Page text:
Relevant to our paper is a second strand of literature on the role of bounded rationality on some measures of energy efficiency. There are limits to human capacity to process and evaluate information. Therefore, in complex situations, people rely on a simple counting heuristic and rules-of-thumb that help to simplify the decision-making process. Camilleri and Larrick (2013) provide evidence of the link between bounded rationality and energy efficiency. They find that individuals can better process information on fuel consumption rather than fuel costs when they need to choose between more efficient vehicles. They also find that providing a more comprehensive mileage scale helps the decision process, because decision-making is facilitated if the problem representation matches the problem-solving processes. Ungemach et al. (2017) confirm that people often apply simple heuristics when choosing between cars. The use of multiple translations of energy efficiency metrics could help to guide behavior in favor of energy-efficient choices.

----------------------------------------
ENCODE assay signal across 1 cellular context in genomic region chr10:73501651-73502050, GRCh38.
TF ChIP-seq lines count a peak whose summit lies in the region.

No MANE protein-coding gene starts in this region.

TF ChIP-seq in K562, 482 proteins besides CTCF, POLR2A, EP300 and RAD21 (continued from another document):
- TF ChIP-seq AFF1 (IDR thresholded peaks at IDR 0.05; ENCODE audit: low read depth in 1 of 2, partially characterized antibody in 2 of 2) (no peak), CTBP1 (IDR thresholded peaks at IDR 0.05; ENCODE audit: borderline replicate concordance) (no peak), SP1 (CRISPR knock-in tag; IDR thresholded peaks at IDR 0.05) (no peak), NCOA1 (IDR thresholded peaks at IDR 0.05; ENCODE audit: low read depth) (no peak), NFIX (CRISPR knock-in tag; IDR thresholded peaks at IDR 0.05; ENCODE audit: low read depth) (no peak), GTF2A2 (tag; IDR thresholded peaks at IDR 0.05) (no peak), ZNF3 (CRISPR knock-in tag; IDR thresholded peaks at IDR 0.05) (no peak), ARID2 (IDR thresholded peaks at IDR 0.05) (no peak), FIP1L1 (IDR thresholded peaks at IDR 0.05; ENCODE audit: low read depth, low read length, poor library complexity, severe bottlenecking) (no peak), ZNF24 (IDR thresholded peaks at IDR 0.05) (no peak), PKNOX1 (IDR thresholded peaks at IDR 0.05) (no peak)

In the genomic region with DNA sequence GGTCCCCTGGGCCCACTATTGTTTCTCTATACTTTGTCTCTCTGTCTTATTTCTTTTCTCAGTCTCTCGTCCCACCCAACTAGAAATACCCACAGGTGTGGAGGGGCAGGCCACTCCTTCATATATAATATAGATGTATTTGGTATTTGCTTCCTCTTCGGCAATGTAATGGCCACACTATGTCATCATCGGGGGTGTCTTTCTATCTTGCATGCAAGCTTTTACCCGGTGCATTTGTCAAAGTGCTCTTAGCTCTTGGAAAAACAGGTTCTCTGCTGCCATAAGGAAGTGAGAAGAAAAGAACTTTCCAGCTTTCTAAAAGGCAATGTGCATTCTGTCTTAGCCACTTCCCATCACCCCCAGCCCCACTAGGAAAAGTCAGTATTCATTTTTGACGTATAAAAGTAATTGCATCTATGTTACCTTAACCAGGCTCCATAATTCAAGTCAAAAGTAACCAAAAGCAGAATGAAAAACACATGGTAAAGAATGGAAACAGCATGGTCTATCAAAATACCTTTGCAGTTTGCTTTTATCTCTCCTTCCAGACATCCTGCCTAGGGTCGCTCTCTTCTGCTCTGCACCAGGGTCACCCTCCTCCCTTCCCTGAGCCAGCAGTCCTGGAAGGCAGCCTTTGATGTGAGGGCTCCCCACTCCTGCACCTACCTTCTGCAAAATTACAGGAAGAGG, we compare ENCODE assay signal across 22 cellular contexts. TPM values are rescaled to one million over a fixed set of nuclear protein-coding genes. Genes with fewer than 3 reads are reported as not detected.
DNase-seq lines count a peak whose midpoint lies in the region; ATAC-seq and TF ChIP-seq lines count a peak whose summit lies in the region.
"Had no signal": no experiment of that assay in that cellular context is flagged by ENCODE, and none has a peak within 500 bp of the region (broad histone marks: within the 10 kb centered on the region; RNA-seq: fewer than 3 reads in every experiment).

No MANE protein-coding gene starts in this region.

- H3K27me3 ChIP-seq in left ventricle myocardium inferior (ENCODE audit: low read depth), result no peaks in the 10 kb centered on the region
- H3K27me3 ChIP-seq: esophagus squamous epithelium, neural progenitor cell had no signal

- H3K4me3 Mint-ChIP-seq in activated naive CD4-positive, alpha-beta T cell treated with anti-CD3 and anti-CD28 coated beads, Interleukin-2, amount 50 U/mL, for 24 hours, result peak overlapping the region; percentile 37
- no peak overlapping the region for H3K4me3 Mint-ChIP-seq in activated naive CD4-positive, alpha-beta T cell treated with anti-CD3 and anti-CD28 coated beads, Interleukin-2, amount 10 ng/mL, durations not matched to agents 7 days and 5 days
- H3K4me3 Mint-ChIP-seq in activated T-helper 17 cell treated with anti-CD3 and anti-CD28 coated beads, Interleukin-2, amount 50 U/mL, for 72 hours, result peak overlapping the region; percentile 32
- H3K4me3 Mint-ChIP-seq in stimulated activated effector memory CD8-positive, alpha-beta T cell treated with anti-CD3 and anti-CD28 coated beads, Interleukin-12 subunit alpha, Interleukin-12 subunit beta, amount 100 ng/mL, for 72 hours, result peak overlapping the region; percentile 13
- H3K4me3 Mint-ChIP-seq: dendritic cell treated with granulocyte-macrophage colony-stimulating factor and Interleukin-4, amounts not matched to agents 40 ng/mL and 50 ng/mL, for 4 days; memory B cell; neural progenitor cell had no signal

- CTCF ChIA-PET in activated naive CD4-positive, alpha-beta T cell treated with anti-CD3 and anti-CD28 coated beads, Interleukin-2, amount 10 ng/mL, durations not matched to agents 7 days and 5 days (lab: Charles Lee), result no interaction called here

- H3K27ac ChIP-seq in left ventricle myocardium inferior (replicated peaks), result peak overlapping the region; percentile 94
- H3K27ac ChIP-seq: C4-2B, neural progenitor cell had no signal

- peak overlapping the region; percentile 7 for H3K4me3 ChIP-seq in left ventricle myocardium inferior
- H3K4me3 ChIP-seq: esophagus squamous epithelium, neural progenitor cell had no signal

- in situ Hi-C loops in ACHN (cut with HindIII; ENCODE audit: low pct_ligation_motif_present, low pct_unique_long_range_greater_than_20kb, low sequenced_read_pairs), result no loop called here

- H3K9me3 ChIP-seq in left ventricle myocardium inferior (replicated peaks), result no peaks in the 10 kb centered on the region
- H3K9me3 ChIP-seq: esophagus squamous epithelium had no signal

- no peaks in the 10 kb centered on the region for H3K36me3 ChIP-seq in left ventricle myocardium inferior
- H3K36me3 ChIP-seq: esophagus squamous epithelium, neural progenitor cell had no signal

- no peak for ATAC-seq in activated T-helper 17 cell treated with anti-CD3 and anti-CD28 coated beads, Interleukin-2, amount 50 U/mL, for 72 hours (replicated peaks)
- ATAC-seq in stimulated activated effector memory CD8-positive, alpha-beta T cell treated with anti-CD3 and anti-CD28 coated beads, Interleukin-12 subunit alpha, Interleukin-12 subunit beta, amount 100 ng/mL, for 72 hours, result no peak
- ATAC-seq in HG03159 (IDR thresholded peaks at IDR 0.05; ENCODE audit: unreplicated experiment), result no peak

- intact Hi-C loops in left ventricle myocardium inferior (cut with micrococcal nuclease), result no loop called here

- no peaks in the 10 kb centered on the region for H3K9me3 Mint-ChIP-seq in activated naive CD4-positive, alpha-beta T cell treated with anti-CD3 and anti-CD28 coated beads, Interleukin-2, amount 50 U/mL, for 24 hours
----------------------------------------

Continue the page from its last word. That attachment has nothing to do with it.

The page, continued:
Some papers directly study the role of energy and investment literacy with respect to energy efficiency. Brounen et al. (2013) find that a joint index of energy awareness and ability to adequately make financial decisions is unrelated to energy consumption and conservation behavior. Blasch et al. (2017a) are the paper that most closely relates to the present analysis. The paper follows the energy demand frontier approach using household-level data in Switzerland from 2010 to 2014. Moreover, it provides an empirical analysis of the effect of energy and investment literacy on electricity consumption. With respect to Blasch et al. (2017b), in this paper, we use a data set at the European level, a more comprehensive definition of energy-related financial literacy introduced by Blasch et al. (2021), which distinguishes specific knowledge from cognitive ability and we analyze the association between these two types of literacy and the level of energy efficiency.